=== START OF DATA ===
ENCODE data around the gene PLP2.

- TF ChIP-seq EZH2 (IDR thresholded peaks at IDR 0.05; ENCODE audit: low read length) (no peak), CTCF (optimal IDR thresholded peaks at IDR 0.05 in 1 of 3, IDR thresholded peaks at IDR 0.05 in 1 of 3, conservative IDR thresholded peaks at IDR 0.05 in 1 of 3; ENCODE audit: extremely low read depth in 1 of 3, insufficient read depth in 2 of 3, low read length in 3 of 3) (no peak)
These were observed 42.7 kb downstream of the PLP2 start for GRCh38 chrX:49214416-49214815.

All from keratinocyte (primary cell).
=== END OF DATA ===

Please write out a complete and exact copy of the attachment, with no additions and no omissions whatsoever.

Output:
ENCODE data around the gene PLP2.

- TF ChIP-seq EZH2 (IDR thresholded peaks at IDR 0.05; ENCODE audit: low read length) (no peak), CTCF (optimal IDR thresholded peaks at IDR 0.05 in 1 of 3, IDR thresholded peaks at IDR 0.05 in 1 of 3, conservative IDR thresholded peaks at IDR 0.05 in 1 of 3; ENCODE audit: extremely low read depth in 1 of 3, insufficient read depth in 2 of 3, low read length in 3 of 3) (no peak)
These were observed 42.7 kb downstream of the PLP2 start for GRCh38 chrX:49214416-49214815.

All from keratinocyte (primary cell).